‘I decided to become someone who would get access and who belongs there’ said photographer who created an alter ego to experience how the city’s elite live
Visual artist Andi Schmied accessed and documented 25 of the most elite high-rise apartments in Manhattan, by making up an ultra-wealthy persona, plus an assistant and a husband.
Between 2016 and 2020, Ms Schmied got to see the views only New York’s most wealthy residents are privy to – some of the most desirable real estate in the country, including apartments in the Time Warner Center, Trump World Tower, Fox Associates’ Madison Square Park Tower, Zaha Hadid’s 520 West 28th Street building, Herzog & de Meuron’s 56 Leonard, and the penthouse’s terrace at Rafael Viñoly’s 277 Fifth, among others.
“I came up with the idea when visiting the Empire State Building, as I was up there I realised there were quite a few buildings that were equally high … I had a big desire to get into those places. I quickly realised they were all luxury residences,” said Ms Schmied, who wasn’t deterred by the privacy and secrecy of the apartment blocks.
“I decided to become someone who would get access and who belongs there,” Ms Schmied told The Independent. She pretended to be a rich Hungarian. “I started calling the real estate companies, I had a fictional personal assistant named Coco,” she said, “and I was Gabriella, married to a rich Hungarian antique dealer.”
Gabriella would dress the part and wear artsy but sophisticated clothing. “They would always ask me who my designer was, but I actually got my clothes from second-hand shops or basic shops, I would always say it was a ‘Hungarian designer’.”
There was no financial background check to get into these apartments, said Ms Schmied, not like medium-range apartments, some of which require financial statements before a viewing.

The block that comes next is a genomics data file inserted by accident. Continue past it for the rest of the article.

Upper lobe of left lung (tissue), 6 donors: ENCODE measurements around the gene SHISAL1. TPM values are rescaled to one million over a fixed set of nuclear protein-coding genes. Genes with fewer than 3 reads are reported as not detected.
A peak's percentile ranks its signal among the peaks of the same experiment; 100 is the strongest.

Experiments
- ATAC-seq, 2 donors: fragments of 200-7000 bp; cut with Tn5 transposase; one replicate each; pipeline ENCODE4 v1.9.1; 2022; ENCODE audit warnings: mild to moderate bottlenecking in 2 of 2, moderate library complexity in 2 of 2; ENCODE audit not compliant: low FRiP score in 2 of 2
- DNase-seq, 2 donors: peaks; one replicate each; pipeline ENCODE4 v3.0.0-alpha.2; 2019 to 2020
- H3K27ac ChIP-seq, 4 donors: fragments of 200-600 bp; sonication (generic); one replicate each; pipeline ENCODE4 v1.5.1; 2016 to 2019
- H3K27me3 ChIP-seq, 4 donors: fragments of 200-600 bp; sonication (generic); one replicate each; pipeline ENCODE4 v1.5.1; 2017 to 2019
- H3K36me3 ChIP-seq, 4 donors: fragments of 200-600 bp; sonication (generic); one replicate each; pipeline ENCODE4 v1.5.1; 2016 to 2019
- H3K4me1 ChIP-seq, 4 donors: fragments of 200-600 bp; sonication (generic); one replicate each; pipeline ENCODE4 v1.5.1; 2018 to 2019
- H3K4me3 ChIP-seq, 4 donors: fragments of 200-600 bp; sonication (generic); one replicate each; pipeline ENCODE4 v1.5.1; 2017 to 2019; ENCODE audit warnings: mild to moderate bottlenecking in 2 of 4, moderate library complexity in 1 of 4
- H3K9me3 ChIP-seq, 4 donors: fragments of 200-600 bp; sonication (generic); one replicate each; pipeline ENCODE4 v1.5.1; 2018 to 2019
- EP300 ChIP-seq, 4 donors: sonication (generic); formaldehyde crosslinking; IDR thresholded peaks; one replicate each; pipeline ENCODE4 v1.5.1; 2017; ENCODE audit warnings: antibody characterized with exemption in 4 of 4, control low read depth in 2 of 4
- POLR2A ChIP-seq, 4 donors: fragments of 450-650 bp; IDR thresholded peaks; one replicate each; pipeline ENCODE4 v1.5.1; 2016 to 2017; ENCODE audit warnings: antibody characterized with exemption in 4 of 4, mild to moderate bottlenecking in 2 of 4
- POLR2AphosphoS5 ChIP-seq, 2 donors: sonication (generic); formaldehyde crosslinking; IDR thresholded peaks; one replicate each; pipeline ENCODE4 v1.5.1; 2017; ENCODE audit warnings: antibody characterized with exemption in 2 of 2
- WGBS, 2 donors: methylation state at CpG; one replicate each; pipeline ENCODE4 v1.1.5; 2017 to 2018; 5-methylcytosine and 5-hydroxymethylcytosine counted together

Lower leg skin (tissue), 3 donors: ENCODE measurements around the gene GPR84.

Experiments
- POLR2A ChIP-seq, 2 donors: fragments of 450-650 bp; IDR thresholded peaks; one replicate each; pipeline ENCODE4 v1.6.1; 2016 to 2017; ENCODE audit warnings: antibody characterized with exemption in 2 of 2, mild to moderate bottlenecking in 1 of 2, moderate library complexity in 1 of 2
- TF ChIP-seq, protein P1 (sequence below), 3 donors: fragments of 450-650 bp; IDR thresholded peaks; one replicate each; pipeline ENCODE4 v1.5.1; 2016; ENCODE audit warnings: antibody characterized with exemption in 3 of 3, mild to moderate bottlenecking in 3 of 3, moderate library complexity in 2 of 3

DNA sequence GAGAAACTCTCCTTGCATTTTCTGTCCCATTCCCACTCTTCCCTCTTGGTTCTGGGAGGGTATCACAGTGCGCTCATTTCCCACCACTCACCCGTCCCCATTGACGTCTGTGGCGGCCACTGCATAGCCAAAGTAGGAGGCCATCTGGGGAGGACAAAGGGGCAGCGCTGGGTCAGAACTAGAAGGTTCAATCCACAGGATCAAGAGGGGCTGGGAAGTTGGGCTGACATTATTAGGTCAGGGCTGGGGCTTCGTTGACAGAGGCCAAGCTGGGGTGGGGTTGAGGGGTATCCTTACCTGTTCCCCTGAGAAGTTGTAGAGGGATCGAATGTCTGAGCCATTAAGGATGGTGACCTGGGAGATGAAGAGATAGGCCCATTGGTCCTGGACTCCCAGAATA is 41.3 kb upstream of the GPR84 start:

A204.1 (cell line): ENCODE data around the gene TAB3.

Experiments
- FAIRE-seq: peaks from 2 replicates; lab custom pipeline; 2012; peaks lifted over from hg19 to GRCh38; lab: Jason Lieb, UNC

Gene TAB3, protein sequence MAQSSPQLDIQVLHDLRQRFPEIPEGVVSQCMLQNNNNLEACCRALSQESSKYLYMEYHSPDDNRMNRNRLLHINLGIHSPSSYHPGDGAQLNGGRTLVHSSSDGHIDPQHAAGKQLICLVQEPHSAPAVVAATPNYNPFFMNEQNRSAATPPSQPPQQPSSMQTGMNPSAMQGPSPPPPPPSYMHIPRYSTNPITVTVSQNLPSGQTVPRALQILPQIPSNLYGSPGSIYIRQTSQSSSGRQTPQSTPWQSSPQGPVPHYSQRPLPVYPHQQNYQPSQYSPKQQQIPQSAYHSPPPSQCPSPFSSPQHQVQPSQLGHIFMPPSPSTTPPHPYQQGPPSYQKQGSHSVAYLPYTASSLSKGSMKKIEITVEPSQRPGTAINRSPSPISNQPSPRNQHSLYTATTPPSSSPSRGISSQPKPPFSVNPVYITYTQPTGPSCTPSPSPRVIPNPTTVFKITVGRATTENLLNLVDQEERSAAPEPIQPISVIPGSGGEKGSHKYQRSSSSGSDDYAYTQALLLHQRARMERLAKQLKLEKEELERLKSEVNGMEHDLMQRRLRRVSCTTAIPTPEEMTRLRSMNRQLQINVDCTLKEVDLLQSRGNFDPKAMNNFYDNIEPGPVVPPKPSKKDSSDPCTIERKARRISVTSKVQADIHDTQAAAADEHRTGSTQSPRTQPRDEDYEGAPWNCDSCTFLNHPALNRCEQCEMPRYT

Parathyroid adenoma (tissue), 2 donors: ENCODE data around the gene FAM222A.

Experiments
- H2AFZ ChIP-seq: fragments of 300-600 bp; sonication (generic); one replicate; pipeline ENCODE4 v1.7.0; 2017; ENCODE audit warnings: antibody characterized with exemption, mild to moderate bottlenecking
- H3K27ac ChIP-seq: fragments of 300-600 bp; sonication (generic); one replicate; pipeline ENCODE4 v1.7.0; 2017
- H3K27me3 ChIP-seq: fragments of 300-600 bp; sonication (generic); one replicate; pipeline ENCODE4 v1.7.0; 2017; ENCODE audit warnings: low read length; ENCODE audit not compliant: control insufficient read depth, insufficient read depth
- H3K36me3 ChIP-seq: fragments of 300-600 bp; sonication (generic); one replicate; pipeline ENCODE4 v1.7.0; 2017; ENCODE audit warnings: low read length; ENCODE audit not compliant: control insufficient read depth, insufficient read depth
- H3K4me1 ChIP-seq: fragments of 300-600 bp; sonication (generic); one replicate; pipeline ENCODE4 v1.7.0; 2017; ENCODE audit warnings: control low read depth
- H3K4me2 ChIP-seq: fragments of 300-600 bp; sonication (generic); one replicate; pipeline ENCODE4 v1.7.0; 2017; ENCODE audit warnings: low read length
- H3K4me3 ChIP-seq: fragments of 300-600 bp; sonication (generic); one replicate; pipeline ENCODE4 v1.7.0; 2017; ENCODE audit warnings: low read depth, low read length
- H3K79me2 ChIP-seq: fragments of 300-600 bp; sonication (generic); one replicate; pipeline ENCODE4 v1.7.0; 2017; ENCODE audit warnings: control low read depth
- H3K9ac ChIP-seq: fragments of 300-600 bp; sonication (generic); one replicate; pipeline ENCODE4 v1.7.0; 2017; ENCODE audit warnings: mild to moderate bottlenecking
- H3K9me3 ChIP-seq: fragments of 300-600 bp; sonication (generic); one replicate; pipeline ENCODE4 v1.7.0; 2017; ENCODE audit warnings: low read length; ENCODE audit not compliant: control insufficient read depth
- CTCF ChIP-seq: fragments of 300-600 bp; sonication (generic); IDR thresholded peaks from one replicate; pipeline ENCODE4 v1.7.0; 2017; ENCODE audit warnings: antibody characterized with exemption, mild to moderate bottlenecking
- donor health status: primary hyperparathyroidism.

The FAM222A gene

“Because the prices are so high, in the region of $100m they assume that people looking in these ranges would never provide financial statements,” said Ms Schmied, who said the more strange her behaviour the more normal it felt. “I could have probably gone in my pyjamas and it would have been fine,” said the artist, who would got a rush of adrenaline at the beginning of the project while posing as someone else, but soon became accustomed to pretending to be mega-rich as the project went on.
Her daily routine was “very funny,” she said. “I would live in the dark Brooklyn basement, it was a short-term rental, and I would dress up, do my hair and make-up, get on the subway and then transition,” she said. “No one ever suspected a thing,” she said of the real estate agents, “they would always follow up”.
One thing that struck her the most was how similar these empty buildings were, with copycat layouts and marble islands in the kitchens. The agents would highlight certain details like chinchilla mink, Calacatta Tucci or Noir St Laurent black marble.
“They are mostly for investment purchases,” said Ms Schmied of the properties, explaining that they weren’t even decorated by people but companies who dress them in designer gear and get a percentage of the purchase price. “It’s an empty glamourous space … that was always a selling point. Don’t worry you would be almost alone here.” The apartments were roughly 7,000 or 8,000 sqm. “It was strange … you would be all alone in these huge monsters.”
Some agents thought it was odd when Gabriella got out a big film camera to take a picture “but it fit with the ‘arty billionaire’ image. It was a huge piece of equipment coming out of my fancy bag, but only a few agents noticed it was film … I would always say ‘I got it from my grandfather and he told me to capture the most memorable parts of life’, I got away with it because it fit the persona. The more strange I behaved the more fine it was.”
The biggest takeaway for the artist was “how horrible these developments are for the rest of the city”, she said, “they cast large shadows on Central Park and change the flora and fauna in the park because of the lack of light, they cause a huge shift in living prices, and they zombiefy a place, because it’s dead.”